sun 17/12/2017

Destiny | reviews, news & interviews

Destiny

Destiny

The biggest game of a generation leaves an empty hole in space

'Destiny': In space no one can hear you scream "where is everyone?"

The blockbuster game to outblockbuster them all. Creating Destiny required a record-breaking budget of $500 million; it's made by the makers of the iconic Halo series; it fuses that series' first-person, space-opera shooter pedigree with World of Warcraft-style massively multi-player online gaming; and it sold $500 million on its launch day alone. In gaming terms, Destiny is huge – a massively slick and serious enterprise… with a hollow heart that would make Hollywood proud.

Destiny is best viewed as a surface. It looks undeniably amazing – simultaneously organically complex, gritty and epic. And its Halo pedigree shines through not just in backdrops, but combat feel – the 30 second bursts of adrenaline; the duck, pop-out, run repeat patterns; the perfectly-balanced weaponry; the great fun vehicles.

Destiny - Halo meets World of Warcraft, first-person shooter MMO - see also Borderlands Titanfall and PlanetsideIn motion, Destiny is seductive – a smooth drip-feed of action, increasing power and visual overload. But underneath that, not only is there nothing to hang onto; there's little to draw you in and retain you.

Like other massively multi-player games, the idea is you band together in small groups of online players – to take on story-advancing missions; "patrols" where you battle reappearing groups of enemies; and player-vs-player combat arenas. No matter which you choose, there's a stream of experience points to boost your level and give you upgraded powers; loot drops and weapons and armour to snarfle.

Unlike its fantasy rival World of Warcraft though, there's little human interaction. That could be early days – with player-created factions and intrigues coming to the fore over the coming weeks. But on current evidence, that seems unlikely. The player hub, post-launch, feels like an airport – strangers passing through, a few listless shops to buy stuff from, little chatter.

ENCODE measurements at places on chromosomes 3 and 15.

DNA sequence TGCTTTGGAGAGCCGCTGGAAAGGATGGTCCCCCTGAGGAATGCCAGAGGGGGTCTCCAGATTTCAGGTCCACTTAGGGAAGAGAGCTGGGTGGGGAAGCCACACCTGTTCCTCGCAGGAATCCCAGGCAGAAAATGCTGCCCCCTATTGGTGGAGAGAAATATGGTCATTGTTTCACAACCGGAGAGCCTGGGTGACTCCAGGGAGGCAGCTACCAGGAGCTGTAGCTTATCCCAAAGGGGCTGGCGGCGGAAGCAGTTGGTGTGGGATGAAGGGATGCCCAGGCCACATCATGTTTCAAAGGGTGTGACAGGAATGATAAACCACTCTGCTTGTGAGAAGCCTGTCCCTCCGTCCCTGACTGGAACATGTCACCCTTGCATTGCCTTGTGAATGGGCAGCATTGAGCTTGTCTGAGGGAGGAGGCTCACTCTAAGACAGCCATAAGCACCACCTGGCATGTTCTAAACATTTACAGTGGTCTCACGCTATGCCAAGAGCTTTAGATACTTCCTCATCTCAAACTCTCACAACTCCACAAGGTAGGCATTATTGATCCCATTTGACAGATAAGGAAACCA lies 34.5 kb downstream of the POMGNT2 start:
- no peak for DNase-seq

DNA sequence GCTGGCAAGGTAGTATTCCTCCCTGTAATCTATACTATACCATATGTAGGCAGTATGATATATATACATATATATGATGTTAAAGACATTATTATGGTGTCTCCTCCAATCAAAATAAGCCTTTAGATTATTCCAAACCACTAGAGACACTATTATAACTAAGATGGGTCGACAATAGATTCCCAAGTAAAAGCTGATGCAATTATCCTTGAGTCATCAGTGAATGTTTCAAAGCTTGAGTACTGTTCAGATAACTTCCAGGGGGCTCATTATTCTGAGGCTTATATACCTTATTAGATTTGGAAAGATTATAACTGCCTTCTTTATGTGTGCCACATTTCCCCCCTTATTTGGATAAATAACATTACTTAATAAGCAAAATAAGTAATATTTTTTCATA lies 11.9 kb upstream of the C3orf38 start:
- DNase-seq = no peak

Playing Destiny missions with a group of online friends improves the experience. But even then, unlike with strategic online games that demand speech, this first-person shooter requires little more interaction than occasionally reviving a fallen comrade. The game feels… empty and cold.

This is not helped by plotting and enemy design. Plot is absent (blah, blah… universe-spanning darkness… blah, blah… kill aliens). Meanwhile enemies fall swiftly into patterns familiar to Halo veterans: the ones that peer out from cover; the ones that snipe from far away; that are big and stompy; that run at you in a swarm etc. Even their names are generic – Hive, Fallen, Vex etc. The approach to mission design is similarly conservative.

All of this would be forgiveable if the game was as slick as it likes to make out. But even if you're a hardened online first-person shooter fanatic, I query whether you wouldn't be better off with the latest Call Of Duty or Titanfall. The latter, particularly, offering a more focussed and enjoyable sci-fi shooter approach. Worse, if you're a newbie to this arena, it's going to be a mix of baffling, offputting and dully frustrating.

Destiny - Halo meets World of Warcraft, first-person shooter MMO - see also Borderlands Titanfall and PlanetsideThere's little attempt to ease new players in smoothly. If you're expecting friendly players positively leaping to join your gang – there's no sign of that, or even any ways to encourage it. In the same vein, the player-vs-player Crucible seems fairly unbalanced, with higher-level players with better weaponry dominating most matches. Even simple things like the lack of ability to pause and return to co-operative missions mid-way through indicates a lack of thought or support for the non-hardcore player.

I had to break off an hour-long "strike" mission against a big boss about 45 minutes in. Returning to it later, when friends weren't online, meant not only starting again, but facing the same enemies now with no adjustment for playing without friendly firepower and support.

These issues may be fixed in time, as the game develops and evolves – massively multi-player games do tend to get much more post-launch support. But ultimately, there's every sign that while Destiny plays slickly and looks stunning, this is visual and gameplay gloss draped over deeply conservative design, with a hollow lack of player involvement at its core. It's thrilling, but leaves one empty.

In motion, Destiny is seductive – a smooth drip-feed of action, increasing power and visual overload…

rating

Editor Rating: 
4
Average: 4 (1 vote)

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